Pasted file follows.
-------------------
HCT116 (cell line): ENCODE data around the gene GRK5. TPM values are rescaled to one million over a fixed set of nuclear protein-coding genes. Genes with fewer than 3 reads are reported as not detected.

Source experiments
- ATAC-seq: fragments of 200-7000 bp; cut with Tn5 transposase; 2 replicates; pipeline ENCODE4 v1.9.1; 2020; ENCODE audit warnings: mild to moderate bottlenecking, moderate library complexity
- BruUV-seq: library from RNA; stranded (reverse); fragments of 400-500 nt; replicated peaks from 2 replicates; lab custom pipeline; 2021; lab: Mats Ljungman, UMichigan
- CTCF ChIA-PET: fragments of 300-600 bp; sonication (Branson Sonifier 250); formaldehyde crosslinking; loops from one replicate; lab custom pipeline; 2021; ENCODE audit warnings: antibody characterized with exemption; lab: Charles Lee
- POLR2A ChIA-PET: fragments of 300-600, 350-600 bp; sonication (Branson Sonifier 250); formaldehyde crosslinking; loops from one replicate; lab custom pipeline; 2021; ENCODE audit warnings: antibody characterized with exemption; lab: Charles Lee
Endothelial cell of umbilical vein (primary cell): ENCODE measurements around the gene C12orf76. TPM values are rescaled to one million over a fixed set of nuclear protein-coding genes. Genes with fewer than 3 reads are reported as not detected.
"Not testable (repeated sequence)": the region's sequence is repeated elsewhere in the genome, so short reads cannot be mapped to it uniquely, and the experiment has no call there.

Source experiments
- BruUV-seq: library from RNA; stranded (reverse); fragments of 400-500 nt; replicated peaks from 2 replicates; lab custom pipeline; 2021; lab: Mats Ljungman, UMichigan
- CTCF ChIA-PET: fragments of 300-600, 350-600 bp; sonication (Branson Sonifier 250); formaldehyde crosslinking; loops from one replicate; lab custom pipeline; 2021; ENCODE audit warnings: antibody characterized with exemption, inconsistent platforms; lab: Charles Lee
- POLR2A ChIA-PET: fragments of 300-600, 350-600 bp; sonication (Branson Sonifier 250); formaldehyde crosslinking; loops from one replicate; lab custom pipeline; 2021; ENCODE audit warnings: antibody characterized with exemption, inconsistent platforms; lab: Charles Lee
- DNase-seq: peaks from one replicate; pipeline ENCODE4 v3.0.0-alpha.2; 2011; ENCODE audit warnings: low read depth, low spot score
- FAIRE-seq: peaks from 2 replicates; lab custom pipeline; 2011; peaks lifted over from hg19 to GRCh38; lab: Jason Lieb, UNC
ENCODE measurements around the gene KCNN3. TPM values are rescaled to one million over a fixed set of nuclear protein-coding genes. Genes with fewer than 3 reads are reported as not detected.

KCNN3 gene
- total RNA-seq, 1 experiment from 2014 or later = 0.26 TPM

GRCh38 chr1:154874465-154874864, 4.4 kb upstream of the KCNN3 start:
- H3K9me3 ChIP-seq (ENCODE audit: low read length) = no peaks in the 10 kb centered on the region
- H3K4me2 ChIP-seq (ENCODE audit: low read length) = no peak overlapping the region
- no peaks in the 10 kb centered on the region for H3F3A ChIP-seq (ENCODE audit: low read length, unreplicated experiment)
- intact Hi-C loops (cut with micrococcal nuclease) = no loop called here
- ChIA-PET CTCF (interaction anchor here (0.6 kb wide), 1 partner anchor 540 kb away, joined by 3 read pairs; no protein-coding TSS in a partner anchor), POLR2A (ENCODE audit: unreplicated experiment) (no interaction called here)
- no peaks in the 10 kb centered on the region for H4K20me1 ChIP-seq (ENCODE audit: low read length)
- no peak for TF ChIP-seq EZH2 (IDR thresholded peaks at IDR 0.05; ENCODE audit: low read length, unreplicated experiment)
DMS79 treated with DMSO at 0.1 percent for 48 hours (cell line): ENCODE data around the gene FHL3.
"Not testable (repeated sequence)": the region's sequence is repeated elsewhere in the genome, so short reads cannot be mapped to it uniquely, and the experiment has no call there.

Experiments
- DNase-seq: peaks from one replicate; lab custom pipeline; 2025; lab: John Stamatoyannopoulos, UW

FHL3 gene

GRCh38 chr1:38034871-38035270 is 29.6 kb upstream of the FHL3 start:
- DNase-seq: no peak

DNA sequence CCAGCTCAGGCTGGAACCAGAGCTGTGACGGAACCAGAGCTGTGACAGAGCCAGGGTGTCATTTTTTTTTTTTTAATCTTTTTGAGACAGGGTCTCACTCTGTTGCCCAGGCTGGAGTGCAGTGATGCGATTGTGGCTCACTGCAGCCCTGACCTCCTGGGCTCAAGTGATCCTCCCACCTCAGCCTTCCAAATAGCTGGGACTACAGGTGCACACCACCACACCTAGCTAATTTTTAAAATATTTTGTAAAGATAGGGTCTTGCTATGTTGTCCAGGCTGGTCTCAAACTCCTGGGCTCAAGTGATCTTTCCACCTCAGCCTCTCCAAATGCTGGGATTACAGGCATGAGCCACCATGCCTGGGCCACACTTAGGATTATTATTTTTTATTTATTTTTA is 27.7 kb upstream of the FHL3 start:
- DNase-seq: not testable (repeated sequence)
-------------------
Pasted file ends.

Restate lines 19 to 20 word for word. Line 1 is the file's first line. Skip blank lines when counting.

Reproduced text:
- H3K9me3 ChIP-seq (ENCODE audit: low read length) = no peaks in the 10 kb centered on the region
- H3K4me2 ChIP-seq (ENCODE audit: low read length) = no peak overlapping the region